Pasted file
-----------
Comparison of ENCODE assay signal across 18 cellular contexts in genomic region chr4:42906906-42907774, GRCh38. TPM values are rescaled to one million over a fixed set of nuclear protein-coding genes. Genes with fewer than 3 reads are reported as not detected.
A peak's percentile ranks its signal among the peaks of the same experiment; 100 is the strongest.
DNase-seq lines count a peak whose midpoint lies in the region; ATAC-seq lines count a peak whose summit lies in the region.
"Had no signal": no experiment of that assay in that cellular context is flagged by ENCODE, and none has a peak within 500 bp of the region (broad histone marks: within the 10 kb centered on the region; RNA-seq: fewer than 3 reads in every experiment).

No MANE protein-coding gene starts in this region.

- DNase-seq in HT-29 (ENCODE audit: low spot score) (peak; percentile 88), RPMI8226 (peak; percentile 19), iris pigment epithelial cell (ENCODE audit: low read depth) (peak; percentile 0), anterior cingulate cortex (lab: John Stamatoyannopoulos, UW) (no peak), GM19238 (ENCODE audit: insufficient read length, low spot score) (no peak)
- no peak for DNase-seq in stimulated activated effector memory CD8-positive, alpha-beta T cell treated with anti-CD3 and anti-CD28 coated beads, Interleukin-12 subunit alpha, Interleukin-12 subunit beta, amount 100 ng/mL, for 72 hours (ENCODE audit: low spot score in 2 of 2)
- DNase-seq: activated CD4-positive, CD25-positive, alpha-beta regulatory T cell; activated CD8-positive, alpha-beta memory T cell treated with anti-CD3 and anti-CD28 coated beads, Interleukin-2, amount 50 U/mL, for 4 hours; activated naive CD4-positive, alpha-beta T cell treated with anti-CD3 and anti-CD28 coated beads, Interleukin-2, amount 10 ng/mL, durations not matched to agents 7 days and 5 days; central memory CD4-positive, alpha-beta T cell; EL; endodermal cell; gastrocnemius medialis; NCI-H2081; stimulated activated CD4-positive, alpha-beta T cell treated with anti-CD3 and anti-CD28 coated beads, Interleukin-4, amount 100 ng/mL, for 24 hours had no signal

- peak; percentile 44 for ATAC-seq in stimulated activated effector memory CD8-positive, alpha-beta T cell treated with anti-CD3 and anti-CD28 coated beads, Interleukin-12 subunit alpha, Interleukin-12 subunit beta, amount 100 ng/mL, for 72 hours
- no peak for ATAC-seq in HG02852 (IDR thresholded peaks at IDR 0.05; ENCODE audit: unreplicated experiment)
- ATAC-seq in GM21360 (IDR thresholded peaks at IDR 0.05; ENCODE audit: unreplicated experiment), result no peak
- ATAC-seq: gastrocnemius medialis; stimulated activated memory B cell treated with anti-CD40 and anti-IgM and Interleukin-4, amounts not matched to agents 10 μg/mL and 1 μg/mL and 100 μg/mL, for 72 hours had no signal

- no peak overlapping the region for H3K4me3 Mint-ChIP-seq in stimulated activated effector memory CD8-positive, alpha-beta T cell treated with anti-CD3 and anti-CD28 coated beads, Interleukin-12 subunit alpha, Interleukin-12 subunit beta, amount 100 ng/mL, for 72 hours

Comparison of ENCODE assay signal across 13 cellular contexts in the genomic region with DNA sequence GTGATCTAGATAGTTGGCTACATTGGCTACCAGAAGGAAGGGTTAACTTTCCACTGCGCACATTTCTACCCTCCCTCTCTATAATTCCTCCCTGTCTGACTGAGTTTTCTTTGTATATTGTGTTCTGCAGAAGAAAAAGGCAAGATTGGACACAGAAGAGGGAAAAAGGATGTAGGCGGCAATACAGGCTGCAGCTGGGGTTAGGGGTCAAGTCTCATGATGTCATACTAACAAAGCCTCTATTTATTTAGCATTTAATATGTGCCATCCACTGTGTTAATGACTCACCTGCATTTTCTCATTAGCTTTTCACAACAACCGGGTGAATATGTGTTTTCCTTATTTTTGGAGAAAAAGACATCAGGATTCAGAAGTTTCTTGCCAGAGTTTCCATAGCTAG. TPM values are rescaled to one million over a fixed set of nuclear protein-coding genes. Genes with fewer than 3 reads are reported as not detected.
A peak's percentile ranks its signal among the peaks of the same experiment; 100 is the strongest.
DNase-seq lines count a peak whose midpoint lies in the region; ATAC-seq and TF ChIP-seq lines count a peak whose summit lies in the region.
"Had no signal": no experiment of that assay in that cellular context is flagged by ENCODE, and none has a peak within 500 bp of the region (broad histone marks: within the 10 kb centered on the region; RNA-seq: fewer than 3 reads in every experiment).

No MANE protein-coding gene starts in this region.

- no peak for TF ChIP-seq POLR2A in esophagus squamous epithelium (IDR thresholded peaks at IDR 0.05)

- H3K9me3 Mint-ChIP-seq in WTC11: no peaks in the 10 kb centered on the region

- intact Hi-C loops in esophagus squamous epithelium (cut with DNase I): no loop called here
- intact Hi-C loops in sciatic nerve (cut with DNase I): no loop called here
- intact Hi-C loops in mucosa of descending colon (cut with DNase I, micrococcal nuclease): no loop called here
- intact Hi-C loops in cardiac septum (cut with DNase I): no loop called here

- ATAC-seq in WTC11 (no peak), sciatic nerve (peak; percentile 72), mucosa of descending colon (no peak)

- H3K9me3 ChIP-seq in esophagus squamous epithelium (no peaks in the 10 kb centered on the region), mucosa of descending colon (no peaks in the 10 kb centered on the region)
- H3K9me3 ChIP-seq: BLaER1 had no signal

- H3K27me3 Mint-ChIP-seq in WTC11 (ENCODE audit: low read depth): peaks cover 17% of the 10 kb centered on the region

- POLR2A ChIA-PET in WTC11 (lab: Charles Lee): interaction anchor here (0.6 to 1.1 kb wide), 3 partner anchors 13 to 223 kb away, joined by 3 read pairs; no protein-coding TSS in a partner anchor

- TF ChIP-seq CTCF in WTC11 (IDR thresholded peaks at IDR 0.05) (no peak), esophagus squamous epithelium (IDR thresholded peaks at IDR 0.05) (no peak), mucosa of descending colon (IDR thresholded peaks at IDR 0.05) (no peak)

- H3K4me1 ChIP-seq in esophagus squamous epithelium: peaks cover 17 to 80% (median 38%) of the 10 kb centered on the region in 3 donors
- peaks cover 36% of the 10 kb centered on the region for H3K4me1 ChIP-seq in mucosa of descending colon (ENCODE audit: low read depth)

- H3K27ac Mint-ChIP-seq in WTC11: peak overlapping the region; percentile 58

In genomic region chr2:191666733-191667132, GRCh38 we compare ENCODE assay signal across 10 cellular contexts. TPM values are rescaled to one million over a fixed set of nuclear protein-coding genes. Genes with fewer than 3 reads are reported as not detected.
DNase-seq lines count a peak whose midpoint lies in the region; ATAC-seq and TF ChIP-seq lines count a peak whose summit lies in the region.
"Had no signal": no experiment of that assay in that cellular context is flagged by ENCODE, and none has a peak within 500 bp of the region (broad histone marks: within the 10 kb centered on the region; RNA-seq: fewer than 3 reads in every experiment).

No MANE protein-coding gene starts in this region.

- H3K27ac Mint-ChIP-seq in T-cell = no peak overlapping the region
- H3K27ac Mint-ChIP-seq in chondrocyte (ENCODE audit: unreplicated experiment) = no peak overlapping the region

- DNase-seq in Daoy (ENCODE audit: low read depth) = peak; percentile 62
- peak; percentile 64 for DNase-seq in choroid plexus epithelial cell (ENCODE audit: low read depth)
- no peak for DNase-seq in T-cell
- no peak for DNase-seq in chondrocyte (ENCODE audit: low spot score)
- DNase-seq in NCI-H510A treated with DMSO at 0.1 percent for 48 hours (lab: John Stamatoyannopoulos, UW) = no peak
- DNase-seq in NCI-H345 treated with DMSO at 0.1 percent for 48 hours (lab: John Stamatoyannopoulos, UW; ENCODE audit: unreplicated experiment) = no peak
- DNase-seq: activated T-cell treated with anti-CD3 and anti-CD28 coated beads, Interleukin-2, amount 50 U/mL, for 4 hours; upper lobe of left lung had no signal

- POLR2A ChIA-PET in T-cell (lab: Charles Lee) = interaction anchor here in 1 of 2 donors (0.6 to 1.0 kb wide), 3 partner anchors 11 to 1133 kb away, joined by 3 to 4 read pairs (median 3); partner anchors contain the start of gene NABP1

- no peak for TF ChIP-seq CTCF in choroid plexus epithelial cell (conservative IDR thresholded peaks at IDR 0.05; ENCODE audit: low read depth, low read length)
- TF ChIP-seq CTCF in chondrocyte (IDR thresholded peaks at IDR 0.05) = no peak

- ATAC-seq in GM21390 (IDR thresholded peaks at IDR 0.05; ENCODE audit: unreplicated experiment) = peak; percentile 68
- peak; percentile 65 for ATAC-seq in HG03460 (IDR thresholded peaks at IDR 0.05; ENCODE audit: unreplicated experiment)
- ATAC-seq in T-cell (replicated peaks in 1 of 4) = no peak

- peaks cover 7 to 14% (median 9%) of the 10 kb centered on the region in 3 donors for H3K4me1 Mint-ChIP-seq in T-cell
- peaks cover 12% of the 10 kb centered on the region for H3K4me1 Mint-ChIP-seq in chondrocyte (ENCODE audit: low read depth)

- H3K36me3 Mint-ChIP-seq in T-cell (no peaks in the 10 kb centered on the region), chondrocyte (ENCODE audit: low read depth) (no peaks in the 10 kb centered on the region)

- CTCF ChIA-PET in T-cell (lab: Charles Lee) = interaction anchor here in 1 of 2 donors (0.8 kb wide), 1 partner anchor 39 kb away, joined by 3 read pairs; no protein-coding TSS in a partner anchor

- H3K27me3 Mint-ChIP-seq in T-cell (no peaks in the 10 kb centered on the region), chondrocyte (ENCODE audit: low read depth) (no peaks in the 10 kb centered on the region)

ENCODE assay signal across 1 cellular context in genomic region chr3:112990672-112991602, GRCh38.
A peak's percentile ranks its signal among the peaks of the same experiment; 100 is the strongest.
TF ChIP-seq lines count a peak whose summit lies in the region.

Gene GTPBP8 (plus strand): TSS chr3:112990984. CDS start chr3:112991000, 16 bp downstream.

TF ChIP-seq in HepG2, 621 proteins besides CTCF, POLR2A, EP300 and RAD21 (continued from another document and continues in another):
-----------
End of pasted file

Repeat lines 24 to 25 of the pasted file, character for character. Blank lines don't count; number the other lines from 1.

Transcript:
- intact Hi-C loops in cardiac septum (cut with DNase I): no loop called here

- ATAC-seq in WTC11 (no peak), sciatic nerve (peak; percentile 72), mucosa of descending colon (no peak)